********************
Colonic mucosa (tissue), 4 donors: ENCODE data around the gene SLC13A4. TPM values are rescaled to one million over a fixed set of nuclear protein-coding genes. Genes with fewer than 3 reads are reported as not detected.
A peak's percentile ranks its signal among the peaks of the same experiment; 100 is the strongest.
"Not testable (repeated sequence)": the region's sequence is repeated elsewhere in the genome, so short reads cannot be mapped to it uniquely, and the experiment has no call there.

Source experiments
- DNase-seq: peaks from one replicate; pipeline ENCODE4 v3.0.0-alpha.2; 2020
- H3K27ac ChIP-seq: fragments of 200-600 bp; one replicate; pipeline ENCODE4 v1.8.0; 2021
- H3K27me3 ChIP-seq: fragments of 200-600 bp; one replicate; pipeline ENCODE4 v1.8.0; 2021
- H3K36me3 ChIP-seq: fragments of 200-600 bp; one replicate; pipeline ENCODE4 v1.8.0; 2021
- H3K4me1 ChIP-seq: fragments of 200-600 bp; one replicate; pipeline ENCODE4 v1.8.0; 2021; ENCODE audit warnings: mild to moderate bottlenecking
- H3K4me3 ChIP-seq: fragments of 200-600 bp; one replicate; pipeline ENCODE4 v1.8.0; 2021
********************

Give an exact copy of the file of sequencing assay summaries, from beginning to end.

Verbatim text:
Colonic mucosa (tissue), 4 donors: ENCODE data around the gene SLC13A4. TPM values are rescaled to one million over a fixed set of nuclear protein-coding genes. Genes with fewer than 3 reads are reported as not detected.
A peak's percentile ranks its signal among the peaks of the same experiment; 100 is the strongest.
"Not testable (repeated sequence)": the region's sequence is repeated elsewhere in the genome, so short reads cannot be mapped to it uniquely, and the experiment has no call there.

Source experiments
- DNase-seq: peaks from one replicate; pipeline ENCODE4 v3.0.0-alpha.2; 2020
- H3K27ac ChIP-seq: fragments of 200-600 bp; one replicate; pipeline ENCODE4 v1.8.0; 2021
- H3K27me3 ChIP-seq: fragments of 200-600 bp; one replicate; pipeline ENCODE4 v1.8.0; 2021
- H3K36me3 ChIP-seq: fragments of 200-600 bp; one replicate; pipeline ENCODE4 v1.8.0; 2021
- H3K4me1 ChIP-seq: fragments of 200-600 bp; one replicate; pipeline ENCODE4 v1.8.0; 2021; ENCODE audit warnings: mild to moderate bottlenecking
- H3K4me3 ChIP-seq: fragments of 200-600 bp; one replicate; pipeline ENCODE4 v1.8.0; 2021